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Many people say they can’t make ends meet with their current salaries

2 minute read

With most Americans living paycheck-to-paycheck and half of them working more than one job to get by; minimum wage workers are struggling hard.

A new survey from CareerBuilder says two-thirds of Americans can’t make ends meet within their minimum-wage jobs. And it doesn’t stop with the lowest income bracket: almost 1-in-5 workers at all salary levels admit they struggled to get by at some point in the last year.

Right now, the vast majority of Americans believe the federal minimum wage, currently at $7.25 an hour, should be increased. Only 5 percent of employers think it’s fair at the rate it is right now. Two-thirds think it should be more than $10 an hour and even 15 percent say $15 an hour or more is a fair minimum wage.

“Fair wages and benefits such as paid sick days are a hot political topic right now, and they’re also on employers’ minds as the public and private sector continue to work to provide good jobs, which will lead to a stronger, more stable workforce, leading ultimately to a healthier economy,” says Rosemary Haefner, chief human resources officer for CareerBuilder.

minimum wage

Even though 30 percent of employers admit that they plan to hire minimum wage workers this year; more than two-thirds of them think the hourly rate should go up. And this isn’t anything new. Employers were hoping for an increase in minimum wage two years ago. Since then, even more employers have come around to the idea of a higher hourly rate.

Until then, though, Americans are struggling financially and half of them are working more than one job to make ends meet. Even upper-middle-class earners are having a hard time due to financial insecurity. The CareerBuilder survey says 66 percent of respondents feel “more fiscally responsible since the recession,” but most Americans — 68 percent — are struggling hard with debt. Employees say credit cards (64 percent), auto loans (47 percent), and mortgages (45 percent) were among their top struggles.

Low income means less savings

With all their financial resources going to paying bills and debt; Americans are finding it harder than ever to save money. CareerBuilder says more than a third of respondents don’t even participate in a retirement plan like a 401(k) or an IRA and 25 percent haven’t set aside any savings within the last year.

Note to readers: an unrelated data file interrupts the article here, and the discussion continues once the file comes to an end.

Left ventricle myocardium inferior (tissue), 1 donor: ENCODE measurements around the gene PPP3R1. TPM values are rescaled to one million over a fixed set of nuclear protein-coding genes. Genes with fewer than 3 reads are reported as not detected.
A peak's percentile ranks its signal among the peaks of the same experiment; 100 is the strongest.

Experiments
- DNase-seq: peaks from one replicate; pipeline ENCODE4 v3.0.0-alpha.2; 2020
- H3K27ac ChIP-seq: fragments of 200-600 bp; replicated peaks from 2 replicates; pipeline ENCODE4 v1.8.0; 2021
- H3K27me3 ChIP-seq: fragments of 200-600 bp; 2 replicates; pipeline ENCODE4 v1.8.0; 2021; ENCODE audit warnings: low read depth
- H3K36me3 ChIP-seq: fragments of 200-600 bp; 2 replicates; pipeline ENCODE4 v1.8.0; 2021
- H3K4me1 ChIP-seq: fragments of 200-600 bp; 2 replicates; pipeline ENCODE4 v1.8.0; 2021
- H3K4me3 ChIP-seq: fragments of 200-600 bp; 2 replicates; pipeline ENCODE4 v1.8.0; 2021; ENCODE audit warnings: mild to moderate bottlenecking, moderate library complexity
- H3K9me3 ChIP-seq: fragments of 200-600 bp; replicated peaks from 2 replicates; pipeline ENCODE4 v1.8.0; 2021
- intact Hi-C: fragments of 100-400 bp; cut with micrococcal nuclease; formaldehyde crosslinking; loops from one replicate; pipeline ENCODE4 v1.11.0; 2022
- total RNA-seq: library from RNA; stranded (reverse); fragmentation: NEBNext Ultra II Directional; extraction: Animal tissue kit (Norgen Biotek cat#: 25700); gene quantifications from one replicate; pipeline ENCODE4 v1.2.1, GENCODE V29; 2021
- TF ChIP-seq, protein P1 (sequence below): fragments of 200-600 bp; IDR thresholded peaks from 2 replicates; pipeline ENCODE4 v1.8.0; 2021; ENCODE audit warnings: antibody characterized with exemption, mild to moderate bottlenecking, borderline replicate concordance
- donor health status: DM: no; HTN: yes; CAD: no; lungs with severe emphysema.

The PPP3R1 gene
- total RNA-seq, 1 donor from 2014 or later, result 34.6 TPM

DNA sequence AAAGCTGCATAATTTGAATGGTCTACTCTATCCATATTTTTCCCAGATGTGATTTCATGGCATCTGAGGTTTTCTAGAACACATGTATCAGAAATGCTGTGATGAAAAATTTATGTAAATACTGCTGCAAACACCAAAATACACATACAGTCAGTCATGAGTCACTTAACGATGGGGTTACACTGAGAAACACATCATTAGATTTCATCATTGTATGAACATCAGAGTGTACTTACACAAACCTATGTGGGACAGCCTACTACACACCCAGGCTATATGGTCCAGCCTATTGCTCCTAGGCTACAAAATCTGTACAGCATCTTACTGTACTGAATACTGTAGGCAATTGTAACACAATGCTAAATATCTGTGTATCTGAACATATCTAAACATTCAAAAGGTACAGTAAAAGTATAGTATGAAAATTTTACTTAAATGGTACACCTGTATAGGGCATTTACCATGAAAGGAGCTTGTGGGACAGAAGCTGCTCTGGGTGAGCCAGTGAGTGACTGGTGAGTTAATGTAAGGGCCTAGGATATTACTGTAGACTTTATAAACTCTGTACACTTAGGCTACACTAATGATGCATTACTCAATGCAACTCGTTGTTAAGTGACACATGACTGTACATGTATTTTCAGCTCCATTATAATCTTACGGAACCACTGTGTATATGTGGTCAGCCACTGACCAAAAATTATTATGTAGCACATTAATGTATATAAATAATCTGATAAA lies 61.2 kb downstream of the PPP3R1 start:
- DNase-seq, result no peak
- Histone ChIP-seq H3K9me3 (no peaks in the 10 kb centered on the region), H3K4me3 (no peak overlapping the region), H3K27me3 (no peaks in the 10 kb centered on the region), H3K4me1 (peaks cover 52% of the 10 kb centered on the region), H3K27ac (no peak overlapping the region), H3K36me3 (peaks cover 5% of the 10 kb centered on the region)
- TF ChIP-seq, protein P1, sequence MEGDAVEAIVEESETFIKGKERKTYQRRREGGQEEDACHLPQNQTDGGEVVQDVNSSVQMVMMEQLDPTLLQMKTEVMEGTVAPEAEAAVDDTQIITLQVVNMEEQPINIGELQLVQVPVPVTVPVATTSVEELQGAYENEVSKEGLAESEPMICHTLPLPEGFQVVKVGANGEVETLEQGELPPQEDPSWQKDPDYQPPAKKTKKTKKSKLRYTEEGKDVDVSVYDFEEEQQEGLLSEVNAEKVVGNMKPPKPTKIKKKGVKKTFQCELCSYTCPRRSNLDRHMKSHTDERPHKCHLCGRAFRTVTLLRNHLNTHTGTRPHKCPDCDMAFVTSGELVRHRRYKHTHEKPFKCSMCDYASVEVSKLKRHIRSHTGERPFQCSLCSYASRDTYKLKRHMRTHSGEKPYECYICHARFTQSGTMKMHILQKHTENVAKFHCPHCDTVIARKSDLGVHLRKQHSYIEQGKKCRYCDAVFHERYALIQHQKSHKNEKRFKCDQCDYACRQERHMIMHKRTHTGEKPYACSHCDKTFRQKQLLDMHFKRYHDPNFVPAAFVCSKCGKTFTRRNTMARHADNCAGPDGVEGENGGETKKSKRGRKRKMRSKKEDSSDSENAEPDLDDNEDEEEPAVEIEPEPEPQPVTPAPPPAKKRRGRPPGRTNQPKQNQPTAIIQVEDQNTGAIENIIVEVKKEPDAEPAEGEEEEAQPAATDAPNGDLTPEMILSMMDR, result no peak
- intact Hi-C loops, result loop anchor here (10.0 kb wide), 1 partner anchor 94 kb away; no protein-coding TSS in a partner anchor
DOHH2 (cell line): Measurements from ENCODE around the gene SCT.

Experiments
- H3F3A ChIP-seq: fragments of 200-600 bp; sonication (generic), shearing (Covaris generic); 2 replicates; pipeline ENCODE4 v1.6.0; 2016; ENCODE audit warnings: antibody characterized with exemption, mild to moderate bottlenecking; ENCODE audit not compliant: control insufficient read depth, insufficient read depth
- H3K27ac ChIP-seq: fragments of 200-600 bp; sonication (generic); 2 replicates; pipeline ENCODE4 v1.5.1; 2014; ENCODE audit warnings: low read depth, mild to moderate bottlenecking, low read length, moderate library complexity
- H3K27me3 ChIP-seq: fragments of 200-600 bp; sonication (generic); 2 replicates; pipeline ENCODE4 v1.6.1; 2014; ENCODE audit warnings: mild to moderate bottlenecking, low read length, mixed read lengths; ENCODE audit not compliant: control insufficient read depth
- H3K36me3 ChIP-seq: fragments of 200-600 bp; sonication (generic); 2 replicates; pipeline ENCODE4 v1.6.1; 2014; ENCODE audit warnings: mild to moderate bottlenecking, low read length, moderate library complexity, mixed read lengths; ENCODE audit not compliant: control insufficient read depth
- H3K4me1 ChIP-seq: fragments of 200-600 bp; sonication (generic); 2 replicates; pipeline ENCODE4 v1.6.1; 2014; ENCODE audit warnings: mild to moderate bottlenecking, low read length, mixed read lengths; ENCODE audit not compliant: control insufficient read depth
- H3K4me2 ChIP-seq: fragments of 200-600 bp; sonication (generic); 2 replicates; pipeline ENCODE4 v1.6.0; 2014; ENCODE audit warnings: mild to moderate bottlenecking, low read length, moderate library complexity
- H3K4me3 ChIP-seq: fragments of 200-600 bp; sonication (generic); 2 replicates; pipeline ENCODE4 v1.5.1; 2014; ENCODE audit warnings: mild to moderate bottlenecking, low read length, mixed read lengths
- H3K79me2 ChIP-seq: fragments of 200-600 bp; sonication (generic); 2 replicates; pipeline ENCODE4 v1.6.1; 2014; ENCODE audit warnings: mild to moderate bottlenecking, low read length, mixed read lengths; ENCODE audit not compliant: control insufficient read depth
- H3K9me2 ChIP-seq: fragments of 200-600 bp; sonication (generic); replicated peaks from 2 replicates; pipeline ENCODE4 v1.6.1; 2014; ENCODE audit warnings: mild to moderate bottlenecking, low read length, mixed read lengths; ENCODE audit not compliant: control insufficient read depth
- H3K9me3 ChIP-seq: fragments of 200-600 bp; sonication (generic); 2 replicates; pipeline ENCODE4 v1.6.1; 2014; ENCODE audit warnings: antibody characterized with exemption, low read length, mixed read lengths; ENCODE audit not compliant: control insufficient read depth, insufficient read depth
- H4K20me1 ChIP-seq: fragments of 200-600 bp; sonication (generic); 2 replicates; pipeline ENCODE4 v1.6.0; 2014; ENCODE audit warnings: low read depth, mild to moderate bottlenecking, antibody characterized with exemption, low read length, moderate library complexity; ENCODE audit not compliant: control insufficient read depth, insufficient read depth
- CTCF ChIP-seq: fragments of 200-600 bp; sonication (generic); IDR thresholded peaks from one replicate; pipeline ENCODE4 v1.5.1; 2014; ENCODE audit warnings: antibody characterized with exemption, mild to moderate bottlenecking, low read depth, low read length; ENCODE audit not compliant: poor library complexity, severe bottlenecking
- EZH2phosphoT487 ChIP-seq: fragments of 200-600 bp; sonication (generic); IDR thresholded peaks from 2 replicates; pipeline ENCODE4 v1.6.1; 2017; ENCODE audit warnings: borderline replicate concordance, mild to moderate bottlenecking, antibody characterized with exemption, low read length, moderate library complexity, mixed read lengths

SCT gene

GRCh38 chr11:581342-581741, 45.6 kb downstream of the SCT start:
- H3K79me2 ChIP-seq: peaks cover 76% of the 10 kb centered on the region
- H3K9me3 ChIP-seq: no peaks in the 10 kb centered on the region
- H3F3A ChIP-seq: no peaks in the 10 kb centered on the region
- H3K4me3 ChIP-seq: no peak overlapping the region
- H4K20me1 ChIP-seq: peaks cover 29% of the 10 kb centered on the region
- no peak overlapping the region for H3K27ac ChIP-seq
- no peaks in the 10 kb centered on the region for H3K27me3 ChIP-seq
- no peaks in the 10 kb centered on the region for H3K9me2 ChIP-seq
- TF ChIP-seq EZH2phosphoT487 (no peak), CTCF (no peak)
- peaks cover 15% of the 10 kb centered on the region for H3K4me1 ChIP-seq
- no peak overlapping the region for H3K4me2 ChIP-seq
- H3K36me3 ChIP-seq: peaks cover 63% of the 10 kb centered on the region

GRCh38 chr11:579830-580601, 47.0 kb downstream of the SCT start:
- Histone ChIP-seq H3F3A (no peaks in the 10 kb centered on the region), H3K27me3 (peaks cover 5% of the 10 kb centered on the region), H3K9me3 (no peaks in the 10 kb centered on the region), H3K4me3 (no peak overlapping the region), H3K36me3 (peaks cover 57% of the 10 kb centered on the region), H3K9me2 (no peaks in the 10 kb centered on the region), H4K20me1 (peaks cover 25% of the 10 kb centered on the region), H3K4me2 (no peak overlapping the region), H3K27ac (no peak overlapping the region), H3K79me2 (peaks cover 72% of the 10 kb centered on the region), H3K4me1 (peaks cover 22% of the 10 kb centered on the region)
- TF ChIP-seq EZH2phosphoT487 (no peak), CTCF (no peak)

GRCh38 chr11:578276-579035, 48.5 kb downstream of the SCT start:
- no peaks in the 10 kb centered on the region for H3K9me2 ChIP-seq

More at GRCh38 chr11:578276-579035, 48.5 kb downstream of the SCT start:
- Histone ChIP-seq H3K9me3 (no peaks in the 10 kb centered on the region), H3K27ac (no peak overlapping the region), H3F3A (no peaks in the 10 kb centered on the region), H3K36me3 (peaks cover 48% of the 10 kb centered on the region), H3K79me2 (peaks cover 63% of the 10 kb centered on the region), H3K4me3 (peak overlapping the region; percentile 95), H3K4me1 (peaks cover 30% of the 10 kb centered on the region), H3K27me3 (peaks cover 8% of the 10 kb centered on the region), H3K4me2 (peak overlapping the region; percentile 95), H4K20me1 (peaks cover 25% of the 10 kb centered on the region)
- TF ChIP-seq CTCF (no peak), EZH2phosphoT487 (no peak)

And that’s a big problem right now, because if there’s one thing Americans fear more than dying, it’s watching their money run out before they die. Furthermore, most don’t feel financially ready to live to 100 years old or even longer, and that’s because they didn’t prepare for it when they were younger.

Don’t believe that you’ll work longer into your golden years to make up for lost time. Most say they do, but don’t end up actually doing it. There’s a likelihood you’ll live longer than you think you will and no, you won’t spend less once you retire.

Less income also means putting off major purchases until later in life or possibly, not at all. Along with not putting money toward retirement, it also means delaying buying a home and possibly getting married and having children because of the extra expenses.

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About the Author

Dori Zinn

Dori Zinn

Dori Zinn is a full-time freelance journalist based in Fort Lauderdale, Fla. She’s president of Blossomers Media, Inc., a web development and online media consulting company. Along with her work on, she’s been a longtime freelancer for Money Talks News — a personal and consumer finance website — and South Florida Gay News — the largest weekly LGBT newspaper in the South. Zinn has written for a variety of other publications, including Huffington Post, The Week, Quartz, Fort Lauderdale Magazine, Indulge, and

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